Chengyang and airport hotels

At the outskirts of the city and serving business and corporate guests who need good access to the airport is Holiday Inn Parkview. At the forefront of Holiday Inn’s rollout of its brand new image, and five minutes from the airport, the property is convenient for quick stopovers, providing one of the only free airport pick-up and drop-off services. A free nightly shuttle to central sister property, Crowne Plaza, leaves at 6.30pm and returns at 10pm. Next door Century Park breaks up the swathes of pink residential housing and 3,000 factories, and is perfect for a morning jog.

Qingdao business hotels review, colourful Four Points room

Four Points - colourful/ photo: hotel

Holiday Inn’s new image is squeaky clean and smart, with the atrium-style lobby’s light-wood minimalism extended to the 319 rooms. While not trying to punch above its weight, rooms are slick, and tick all the modern-traveller boxes: LCD TV, Broadband access, laptop safe, bath and shower combo, large windows, choice of hard and soft pillows and deep carpets. There are ten meeting rooms and a 900-capacity pillar-less ballroom for on-the-hoof conference calls or more substantial gatherings. English speakers may struggle with more complex demands. The hardware is in place but software issues still remain.

Still in Chengyang, a little further towards the city centre but still ten minutes drive from the airport, is the 420-room Doubletree by Hilton. Attractive browns and creams give a light business touch to 35sq m rooms, which offer Broadband access, LCD TV, iron and ironing board, laptop safe, and Hilton’s signature bed. A glass wall separates the bathroom, which has a rain shower and Crabtree and Evelyn amenities. A spa and large conferencing facilities round out the facilities. With the passage of time and improved English language capabilities, asking for a complimentary Doubletree cookie will get even easier.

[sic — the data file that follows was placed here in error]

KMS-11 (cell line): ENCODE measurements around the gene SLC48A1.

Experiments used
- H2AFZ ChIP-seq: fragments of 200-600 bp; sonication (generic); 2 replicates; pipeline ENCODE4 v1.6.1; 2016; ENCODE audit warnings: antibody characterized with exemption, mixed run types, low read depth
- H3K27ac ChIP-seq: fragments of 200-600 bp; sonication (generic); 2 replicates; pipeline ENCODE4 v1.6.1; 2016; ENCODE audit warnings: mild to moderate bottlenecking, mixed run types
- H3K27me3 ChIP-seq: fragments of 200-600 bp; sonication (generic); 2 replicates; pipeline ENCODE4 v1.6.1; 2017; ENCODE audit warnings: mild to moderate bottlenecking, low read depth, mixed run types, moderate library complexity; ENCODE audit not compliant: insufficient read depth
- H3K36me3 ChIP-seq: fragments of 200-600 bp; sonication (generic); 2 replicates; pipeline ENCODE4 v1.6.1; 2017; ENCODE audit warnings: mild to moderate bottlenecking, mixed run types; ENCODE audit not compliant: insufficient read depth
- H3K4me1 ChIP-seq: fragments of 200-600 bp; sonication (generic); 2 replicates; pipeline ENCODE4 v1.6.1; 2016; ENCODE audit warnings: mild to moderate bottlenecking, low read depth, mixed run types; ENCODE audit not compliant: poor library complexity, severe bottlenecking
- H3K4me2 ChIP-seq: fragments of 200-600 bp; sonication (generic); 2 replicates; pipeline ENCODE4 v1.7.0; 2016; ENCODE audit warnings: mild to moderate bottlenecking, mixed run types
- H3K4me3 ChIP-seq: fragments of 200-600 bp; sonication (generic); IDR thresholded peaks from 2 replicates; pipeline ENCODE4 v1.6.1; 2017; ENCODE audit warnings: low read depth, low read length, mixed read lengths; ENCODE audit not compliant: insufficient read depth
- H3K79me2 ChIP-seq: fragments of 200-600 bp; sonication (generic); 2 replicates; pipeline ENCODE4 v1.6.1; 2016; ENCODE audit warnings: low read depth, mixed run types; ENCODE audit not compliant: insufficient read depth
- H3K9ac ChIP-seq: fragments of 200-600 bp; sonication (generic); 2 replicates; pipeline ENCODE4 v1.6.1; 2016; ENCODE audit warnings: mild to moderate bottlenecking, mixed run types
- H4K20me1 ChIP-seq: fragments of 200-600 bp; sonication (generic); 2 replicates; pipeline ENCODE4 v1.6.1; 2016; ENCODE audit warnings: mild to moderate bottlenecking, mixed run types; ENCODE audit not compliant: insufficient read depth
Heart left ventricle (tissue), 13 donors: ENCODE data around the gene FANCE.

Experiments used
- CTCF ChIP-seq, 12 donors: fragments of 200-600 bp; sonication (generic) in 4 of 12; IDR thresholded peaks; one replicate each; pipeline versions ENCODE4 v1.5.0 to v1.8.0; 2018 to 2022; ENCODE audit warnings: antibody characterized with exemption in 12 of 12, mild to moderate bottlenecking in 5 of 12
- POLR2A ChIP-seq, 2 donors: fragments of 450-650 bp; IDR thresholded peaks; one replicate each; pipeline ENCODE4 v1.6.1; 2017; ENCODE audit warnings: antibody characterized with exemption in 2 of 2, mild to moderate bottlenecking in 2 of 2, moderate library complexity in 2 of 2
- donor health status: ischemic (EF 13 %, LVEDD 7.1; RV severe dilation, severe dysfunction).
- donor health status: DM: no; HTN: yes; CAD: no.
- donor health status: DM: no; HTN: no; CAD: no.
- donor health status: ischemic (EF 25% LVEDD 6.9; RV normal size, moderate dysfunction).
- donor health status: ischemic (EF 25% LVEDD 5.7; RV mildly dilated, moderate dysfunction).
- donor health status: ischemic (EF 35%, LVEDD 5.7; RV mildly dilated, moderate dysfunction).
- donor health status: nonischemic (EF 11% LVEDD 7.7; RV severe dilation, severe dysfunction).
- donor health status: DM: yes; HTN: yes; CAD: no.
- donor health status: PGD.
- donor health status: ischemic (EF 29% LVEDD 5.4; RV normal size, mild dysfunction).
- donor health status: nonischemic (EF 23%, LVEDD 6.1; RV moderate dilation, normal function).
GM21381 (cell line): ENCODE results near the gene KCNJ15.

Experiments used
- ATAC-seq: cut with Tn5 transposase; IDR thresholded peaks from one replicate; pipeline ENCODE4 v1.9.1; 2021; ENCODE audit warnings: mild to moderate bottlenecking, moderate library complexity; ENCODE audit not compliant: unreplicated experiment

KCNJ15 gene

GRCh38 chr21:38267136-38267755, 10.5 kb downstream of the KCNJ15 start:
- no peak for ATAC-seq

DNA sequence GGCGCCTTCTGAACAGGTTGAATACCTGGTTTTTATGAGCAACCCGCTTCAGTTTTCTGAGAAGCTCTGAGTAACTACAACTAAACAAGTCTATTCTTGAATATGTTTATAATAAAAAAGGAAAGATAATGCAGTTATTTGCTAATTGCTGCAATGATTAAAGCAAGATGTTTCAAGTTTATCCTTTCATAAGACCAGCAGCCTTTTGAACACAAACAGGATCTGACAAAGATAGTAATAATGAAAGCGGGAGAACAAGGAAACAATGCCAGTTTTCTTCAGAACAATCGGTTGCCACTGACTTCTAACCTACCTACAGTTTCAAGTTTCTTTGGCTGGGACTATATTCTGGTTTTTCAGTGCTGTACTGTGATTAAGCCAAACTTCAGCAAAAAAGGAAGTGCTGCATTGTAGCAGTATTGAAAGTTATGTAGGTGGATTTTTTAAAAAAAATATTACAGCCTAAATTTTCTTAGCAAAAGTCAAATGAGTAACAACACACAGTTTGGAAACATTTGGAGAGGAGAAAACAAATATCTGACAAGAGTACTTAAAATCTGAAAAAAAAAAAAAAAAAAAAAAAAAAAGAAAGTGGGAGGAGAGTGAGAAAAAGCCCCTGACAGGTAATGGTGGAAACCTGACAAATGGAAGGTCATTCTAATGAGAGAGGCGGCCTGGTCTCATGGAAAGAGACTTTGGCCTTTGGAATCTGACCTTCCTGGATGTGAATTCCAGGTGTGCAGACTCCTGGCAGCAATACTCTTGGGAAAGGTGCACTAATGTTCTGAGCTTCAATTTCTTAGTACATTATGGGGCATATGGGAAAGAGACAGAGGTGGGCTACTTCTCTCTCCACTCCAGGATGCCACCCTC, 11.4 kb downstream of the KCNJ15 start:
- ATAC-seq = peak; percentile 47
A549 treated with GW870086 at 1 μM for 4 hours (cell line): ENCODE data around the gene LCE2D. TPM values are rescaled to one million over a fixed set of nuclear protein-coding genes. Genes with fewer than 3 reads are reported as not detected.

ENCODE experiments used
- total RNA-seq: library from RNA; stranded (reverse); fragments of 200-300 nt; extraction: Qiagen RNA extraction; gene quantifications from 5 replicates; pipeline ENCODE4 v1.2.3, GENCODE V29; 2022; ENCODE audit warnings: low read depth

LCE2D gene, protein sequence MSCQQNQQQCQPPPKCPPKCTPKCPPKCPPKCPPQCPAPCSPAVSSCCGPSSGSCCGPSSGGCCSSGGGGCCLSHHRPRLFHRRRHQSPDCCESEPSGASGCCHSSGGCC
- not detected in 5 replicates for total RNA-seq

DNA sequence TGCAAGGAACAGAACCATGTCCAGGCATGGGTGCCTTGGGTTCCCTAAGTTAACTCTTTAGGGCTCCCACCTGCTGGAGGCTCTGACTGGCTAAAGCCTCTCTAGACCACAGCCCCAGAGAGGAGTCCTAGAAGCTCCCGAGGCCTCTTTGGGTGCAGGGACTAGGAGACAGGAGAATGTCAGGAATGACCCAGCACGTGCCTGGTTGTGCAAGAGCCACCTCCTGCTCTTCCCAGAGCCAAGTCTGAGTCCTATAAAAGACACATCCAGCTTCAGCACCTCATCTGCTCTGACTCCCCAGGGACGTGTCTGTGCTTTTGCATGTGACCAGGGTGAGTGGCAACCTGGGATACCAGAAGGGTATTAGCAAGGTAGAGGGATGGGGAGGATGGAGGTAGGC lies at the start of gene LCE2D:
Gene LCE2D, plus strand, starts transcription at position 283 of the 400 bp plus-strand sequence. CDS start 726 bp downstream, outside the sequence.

Four Points by Sheraton opened in 2011 just three kilometres north of the airport, beside the Qingdao Agricultural University and the Qingdao University of Science and Technology. Part of Powerlong City Plaza, with a retail mall, cinemas and an entertainment square, its 303 bright and comfy guestrooms, health club, three restaurants and lounges (including local Qingdao and Korean cuisines) and almost 2,000sq m of meeting space, offer all the simple pleasures we’ve come to expect from the brand.

▲ top

Qingdao business hotels, centre

Qingdao corporate meetings, Hyatt Regency is a good choice

Hyatt Regency tones/ photo: hotel

Topping the list of the best new Qingdao business hotels (with a strong leisure appeal) is Hyatt Regency Qingdao. Opened in 2013 on Shilaoren Beach in eastern Laoshan District (closer to the airport than the downtown hotels), Hyatt Regency Qingdao calls itself North China’s first five-star urban beachfront resort. Immediately impressive, the lobby is swathed in marble and contemporary sculptures, with ocean views providing a dazzling backdrop.

Down the spiral staircase from the lobby to beach level, Market Café buzzes with chef action at multiple open kitchen stations and is Qingdao’s hottest spot for Sunday brunch – complete with lobster and free-flowing Moet, darling! On a balmy day, the best seats are on the alfresco terrace with lawn and beach views that feel almost Balinese. The ultra-popular Donghai 88 serves Northern Chinese cuisine, including their signature Peking duck and local seafood specialities in an evocative mod-China setting, complete with fishtail lanterns and red Chinese drums.

All 439 of the spacious (42sq m and above) citrus-tinged guestrooms feature panoramic ocean or beach views, and windows that, hallelujah, open a crack to let in the salty sea air. Mod-cons in all rooms include 42-inch TVs with cable/satellite programming, an iPod dock, bedside controls and complimentary high-speed WiFi. Marble bathrooms feature a full-size tub, rainforest shower and separate toilet, plus groovy glass walls that become opaque at the flick of a switch. It’s worth splashing out on Regency Club privileges for access to the 21st-floor club lounge with a private rooftop terrace, perfect for enjoying their complimentary sunset happy hour tipples. A lovely Qing Spa, 25m beachside indoor pool and 1,840sq m of event venues are also available. Mark this down as a Qingdao corporate meetings hotel.